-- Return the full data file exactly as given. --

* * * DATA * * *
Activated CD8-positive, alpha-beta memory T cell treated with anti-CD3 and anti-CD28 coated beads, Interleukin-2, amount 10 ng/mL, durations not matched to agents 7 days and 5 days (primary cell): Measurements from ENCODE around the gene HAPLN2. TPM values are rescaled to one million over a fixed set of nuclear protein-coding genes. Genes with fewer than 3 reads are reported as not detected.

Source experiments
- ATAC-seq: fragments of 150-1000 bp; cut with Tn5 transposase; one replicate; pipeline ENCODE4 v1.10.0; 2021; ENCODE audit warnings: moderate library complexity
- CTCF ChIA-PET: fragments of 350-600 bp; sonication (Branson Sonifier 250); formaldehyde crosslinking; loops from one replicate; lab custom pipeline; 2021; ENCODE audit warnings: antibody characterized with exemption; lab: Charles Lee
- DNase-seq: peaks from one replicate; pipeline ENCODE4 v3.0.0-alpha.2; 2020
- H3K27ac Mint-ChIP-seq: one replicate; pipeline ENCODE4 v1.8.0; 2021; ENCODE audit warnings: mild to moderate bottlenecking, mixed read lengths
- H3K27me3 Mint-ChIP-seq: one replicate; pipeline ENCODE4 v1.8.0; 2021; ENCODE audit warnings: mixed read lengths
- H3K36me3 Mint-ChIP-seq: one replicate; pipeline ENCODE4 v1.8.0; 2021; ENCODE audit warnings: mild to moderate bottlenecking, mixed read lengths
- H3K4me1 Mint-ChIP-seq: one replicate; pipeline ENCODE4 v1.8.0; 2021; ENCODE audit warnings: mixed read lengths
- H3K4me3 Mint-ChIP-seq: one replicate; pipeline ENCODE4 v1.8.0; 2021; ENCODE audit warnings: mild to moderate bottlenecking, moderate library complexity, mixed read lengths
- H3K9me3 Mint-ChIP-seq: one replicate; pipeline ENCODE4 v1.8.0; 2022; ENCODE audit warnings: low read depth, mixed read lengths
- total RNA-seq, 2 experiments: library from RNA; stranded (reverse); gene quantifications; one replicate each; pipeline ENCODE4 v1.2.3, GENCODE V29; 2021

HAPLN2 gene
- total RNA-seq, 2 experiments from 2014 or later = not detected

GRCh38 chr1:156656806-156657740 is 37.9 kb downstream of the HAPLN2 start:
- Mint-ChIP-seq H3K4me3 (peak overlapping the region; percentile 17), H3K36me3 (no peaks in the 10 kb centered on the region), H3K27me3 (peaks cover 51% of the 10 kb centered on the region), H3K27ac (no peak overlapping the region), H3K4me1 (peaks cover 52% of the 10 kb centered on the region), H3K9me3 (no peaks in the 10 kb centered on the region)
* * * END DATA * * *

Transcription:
Activated CD8-positive, alpha-beta memory T cell treated with anti-CD3 and anti-CD28 coated beads, Interleukin-2, amount 10 ng/mL, durations not matched to agents 7 days and 5 days (primary cell): Measurements from ENCODE around the gene HAPLN2. TPM values are rescaled to one million over a fixed set of nuclear protein-coding genes. Genes with fewer than 3 reads are reported as not detected.

Source experiments
- ATAC-seq: fragments of 150-1000 bp; cut with Tn5 transposase; one replicate; pipeline ENCODE4 v1.10.0; 2021; ENCODE audit warnings: moderate library complexity
- CTCF ChIA-PET: fragments of 350-600 bp; sonication (Branson Sonifier 250); formaldehyde crosslinking; loops from one replicate; lab custom pipeline; 2021; ENCODE audit warnings: antibody characterized with exemption; lab: Charles Lee
- DNase-seq: peaks from one replicate; pipeline ENCODE4 v3.0.0-alpha.2; 2020
- H3K27ac Mint-ChIP-seq: one replicate; pipeline ENCODE4 v1.8.0; 2021; ENCODE audit warnings: mild to moderate bottlenecking, mixed read lengths
- H3K27me3 Mint-ChIP-seq: one replicate; pipeline ENCODE4 v1.8.0; 2021; ENCODE audit warnings: mixed read lengths
- H3K36me3 Mint-ChIP-seq: one replicate; pipeline ENCODE4 v1.8.0; 2021; ENCODE audit warnings: mild to moderate bottlenecking, mixed read lengths
- H3K4me1 Mint-ChIP-seq: one replicate; pipeline ENCODE4 v1.8.0; 2021; ENCODE audit warnings: mixed read lengths
- H3K4me3 Mint-ChIP-seq: one replicate; pipeline ENCODE4 v1.8.0; 2021; ENCODE audit warnings: mild to moderate bottlenecking, moderate library complexity, mixed read lengths
- H3K9me3 Mint-ChIP-seq: one replicate; pipeline ENCODE4 v1.8.0; 2022; ENCODE audit warnings: low read depth, mixed read lengths
- total RNA-seq, 2 experiments: library from RNA; stranded (reverse); gene quantifications; one replicate each; pipeline ENCODE4 v1.2.3, GENCODE V29; 2021

HAPLN2 gene
- total RNA-seq, 2 experiments from 2014 or later = not detected

GRCh38 chr1:156656806-156657740 is 37.9 kb downstream of the HAPLN2 start:
- Mint-ChIP-seq H3K4me3 (peak overlapping the region; percentile 17), H3K36me3 (no peaks in the 10 kb centered on the region), H3K27me3 (peaks cover 51% of the 10 kb centered on the region), H3K27ac (no peak overlapping the region), H3K4me1 (peaks cover 52% of the 10 kb centered on the region), H3K9me3 (no peaks in the 10 kb centered on the region)